I am always reading something.
When I left a previous parish in 2004 I joined a book club. Before that I would rarely read a book cover to cover. I would read relevant bits of a theology book or a commentary for a sermon. But this book club experience changed my life.
And I love nothing better than a good complicated story.
Back in September I began reading the “Harry Potter” stories by J K Rowling. If you read them as they were published you had a year or so between volumes. Reading all seven in a row gives a sense of an epic tale that is well developed, complex and has you eventually racing to get to the end. Now I am reading the Narnia Chronicles of CS Lewis – another great collection of stories that create an epic tale. And after that I think I will get into The Hobbit and The Lord of the Rings by J R R Tolkein.
I tell you this to set the scene for dipping into the Old Testament Story we read today. We really have there something like a “screenshot” within a two-hour movie. It is a small part of a much bigger tale, yet it captures a vital moment in the life of Israel.
The Book of Ezra is both a Sequel and a Prequel. It is a sequel to the stories recorded in The Chronicles and a prequel to the stories that are told in the Book of Nehemiah. They don’t exactly fit together and historians have difficulty with some of the details, but these accounts of the restoration of the Jewish Exiles to their homeland are shaped in such a way that they have much to say to us even today in this faraway place.
In a nutshell, what happened was, many of the peoples of Judah and Israel were taken from their homeland into Exile by the conquering Babylonian and Assyrian empires. You may remember some of the sayings of the prophets reporting God’s instruction that they settle there, marry the locals, have children, and wait.
After many years, Ezra and Nehemiah were the heralds who told the people it was time to go home. Nehemiah got the government to give him what he needed to rebuild the walls of Jerusalem. Then he was ready for the rebuilding of the houses for the exiles to live in.
So he organised all the work to be done, despite political opposition, and then got all the people to pack up and come home. Seven months later this happened.
I wonder if you were able to imagine the scene. Over 50,000 people were involved in this repatriation. Our story-teller would have us see all of these people – men, women and children – gathered just inside one of the great Gates of the City. There, from dawn until noon, Ezra the priest and scholar of the law read to the people from the Torah (Genesis – Deuteronomy).
But much more than that happened. Ezra was reading out in Hebrew, but the people spoke Aramaic now, so the words needed to be translated. But because they had been away from the temple so long the words also needed to be interpreted. I think we at Holy Cross understand the subtle difference between “translated” and “interpreted” – when I preach to the Nuba I need an “interpreter” to take my words and explain what I mean.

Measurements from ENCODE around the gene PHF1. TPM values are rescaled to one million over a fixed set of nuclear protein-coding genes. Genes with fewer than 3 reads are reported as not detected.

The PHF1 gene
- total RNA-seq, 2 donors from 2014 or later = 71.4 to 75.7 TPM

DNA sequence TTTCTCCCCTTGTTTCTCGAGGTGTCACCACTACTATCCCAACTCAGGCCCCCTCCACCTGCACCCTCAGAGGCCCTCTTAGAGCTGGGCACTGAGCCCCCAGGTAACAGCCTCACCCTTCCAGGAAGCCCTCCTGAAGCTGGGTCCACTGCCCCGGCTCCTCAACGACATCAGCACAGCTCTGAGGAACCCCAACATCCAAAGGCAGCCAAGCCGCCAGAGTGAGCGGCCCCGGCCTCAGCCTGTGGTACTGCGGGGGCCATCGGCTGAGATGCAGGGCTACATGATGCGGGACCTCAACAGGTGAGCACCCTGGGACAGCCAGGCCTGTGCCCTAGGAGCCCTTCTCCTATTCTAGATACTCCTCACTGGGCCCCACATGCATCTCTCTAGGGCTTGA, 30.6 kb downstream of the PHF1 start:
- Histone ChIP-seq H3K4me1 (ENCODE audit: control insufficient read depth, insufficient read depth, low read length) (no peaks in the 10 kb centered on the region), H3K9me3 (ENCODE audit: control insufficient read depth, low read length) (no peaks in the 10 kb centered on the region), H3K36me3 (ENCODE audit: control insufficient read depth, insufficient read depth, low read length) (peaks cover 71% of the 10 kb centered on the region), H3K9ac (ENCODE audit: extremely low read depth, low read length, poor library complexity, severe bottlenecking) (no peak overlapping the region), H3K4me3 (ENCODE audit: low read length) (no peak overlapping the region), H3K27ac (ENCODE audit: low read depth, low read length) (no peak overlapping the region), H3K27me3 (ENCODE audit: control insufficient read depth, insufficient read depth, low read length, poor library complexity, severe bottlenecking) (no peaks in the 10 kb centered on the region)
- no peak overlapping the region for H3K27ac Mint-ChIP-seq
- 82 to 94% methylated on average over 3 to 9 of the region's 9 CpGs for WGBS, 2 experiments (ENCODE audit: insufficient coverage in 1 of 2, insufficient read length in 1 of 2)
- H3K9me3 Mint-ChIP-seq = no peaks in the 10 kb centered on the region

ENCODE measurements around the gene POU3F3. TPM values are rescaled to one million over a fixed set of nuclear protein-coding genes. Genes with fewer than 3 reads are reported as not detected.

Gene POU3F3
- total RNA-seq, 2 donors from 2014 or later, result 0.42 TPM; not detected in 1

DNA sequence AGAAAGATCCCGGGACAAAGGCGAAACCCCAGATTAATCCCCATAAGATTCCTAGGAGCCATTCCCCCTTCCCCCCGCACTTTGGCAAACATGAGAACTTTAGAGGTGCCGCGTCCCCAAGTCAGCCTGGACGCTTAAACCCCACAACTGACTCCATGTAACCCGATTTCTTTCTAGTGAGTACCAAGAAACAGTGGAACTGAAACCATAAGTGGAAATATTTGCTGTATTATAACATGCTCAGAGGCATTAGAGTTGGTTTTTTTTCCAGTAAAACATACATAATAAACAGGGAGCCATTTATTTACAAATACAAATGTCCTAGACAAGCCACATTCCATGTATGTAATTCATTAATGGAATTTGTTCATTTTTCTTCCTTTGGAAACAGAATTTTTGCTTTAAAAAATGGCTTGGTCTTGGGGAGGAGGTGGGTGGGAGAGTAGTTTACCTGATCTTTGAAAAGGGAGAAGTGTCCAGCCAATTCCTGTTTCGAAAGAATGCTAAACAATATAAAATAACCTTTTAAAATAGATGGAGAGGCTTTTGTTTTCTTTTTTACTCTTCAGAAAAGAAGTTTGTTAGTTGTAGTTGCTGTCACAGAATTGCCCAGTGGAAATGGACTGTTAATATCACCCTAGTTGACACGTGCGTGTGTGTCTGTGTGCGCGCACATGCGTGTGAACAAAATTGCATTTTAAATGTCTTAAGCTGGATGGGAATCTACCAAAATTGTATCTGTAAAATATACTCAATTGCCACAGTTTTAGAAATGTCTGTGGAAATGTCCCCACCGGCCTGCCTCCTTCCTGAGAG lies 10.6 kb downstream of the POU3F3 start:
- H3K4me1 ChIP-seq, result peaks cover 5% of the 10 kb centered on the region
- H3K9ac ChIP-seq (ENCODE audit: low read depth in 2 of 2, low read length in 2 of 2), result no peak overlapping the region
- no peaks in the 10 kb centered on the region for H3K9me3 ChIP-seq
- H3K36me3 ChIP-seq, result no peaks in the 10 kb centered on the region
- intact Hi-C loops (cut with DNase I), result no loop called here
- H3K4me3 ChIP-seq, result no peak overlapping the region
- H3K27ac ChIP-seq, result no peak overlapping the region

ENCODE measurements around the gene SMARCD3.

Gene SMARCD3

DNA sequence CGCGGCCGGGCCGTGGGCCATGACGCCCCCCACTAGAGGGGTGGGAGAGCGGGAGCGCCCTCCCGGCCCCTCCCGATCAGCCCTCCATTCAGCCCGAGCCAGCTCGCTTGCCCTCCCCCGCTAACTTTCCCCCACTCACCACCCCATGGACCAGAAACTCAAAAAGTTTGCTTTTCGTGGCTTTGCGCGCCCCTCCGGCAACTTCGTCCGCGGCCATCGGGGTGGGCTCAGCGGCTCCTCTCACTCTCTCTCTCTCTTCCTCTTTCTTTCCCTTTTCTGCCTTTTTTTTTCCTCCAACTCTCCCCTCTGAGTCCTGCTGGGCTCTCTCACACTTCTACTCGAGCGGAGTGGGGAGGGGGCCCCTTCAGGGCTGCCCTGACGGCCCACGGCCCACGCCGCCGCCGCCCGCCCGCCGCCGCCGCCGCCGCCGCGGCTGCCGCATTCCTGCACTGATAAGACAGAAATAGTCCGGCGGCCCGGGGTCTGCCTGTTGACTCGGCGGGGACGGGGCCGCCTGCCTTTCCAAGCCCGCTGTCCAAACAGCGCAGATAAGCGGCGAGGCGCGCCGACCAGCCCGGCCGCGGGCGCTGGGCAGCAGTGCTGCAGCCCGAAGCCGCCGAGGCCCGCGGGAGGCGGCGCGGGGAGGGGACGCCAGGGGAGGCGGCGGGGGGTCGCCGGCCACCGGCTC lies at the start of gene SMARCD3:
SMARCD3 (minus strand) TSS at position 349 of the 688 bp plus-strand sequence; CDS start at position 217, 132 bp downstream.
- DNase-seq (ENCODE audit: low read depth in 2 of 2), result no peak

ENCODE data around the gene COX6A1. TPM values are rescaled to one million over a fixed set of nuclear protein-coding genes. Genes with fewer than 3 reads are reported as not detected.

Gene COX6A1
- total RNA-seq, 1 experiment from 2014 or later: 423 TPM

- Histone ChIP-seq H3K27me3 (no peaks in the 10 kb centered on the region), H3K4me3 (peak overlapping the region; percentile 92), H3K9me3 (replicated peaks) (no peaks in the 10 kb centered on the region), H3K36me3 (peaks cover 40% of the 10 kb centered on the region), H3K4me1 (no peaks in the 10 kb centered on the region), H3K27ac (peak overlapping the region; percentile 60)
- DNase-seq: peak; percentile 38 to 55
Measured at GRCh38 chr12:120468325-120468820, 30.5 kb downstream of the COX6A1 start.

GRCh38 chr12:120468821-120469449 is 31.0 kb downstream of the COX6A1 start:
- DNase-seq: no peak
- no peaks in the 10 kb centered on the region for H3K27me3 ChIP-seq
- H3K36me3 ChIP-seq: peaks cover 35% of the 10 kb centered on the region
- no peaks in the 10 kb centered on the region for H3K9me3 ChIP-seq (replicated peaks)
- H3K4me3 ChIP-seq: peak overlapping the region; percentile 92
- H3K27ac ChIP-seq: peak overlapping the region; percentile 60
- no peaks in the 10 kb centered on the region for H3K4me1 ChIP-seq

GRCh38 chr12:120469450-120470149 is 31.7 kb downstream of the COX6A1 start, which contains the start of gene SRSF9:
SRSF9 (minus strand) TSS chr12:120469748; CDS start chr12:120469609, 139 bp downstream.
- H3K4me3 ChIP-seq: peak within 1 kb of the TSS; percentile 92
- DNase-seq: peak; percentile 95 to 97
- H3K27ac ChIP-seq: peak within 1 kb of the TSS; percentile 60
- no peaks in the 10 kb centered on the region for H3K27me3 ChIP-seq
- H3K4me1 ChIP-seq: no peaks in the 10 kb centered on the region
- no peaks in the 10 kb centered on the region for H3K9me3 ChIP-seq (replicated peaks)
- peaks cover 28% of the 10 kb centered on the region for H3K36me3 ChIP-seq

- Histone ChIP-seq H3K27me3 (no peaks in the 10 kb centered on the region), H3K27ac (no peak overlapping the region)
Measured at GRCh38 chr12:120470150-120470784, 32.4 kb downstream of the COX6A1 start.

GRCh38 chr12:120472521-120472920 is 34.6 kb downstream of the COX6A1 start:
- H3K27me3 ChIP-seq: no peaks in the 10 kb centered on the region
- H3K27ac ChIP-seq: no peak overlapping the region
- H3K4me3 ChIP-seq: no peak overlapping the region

Some people think this story is in fact a story of the beginning of the tradition of sermons, of preaching, of taking the words of our sacred texts and explaining them so that they mean something particularly for us today. I like that idea.
This story also marks the beginning of something that we take for granted – the idea of a divinely inspired anthology of literature that we believe expresses the will of God for his people. The sense of this did not exist for the Jews before this or in any other religious culture.
I want to draw your attention to two important things that this story points us towards.
This story describes an event which marks the beginning of the life of this newly reunited community of Israel – and this act of “beginning” takes the form of them listening together to the words of the Law, which they heard as the very voice of God, calling them back to living in relationship with God.
This same sense of “beginning” with the words of Scripture is found in our Gospel story where Jesus reads those famous words from Isaiah and says to the people “Today all this has come true in this place.”
I think we here, as a Community of the Holy Cross, were similarly started up with the words of Scripture calling us into being together as a community of God’s people in this place.
But there is something else in this story that we need to take notice of. Here the word of God is read, heard but also interpreted. This process of explanation is the bit that enables the changeless words of Scripture to speak meaningfully into our ever-changing lives and experience as the people of God. Generally it is not helpful to just read the words and leave them at that – in fact we really can’t do that because in hearing them our minds and hearts will be “interpreting them” – looking for meaning.
This, I think, sums up the work of our life in God – that we make time to spend with these texts, listening for the voice of God for you each day. Over the years we have developed all sorts of spiritual practices to help us do this, but it is appropriate that we be reminded time and again that we live by this divine word, ancient and fixed, yet ever new. In hearing and obeying these things our life in God will grow every day.
As we approach Lent and Easter, I want to encourage you to see this time as an opportunity to join together, as we are planning to do, in our study of The Heart of Christianity. In these sessions we will be exploring together what the words of the Bible mean when we take them altogether as pointing us towards the heart of our faith. And doing this together is a vital expression of what it means for us to be God’s people in this place. We will be listening for the voice of God. We will be taking a few more important steps on the Way that Jesus has called us to follow him on.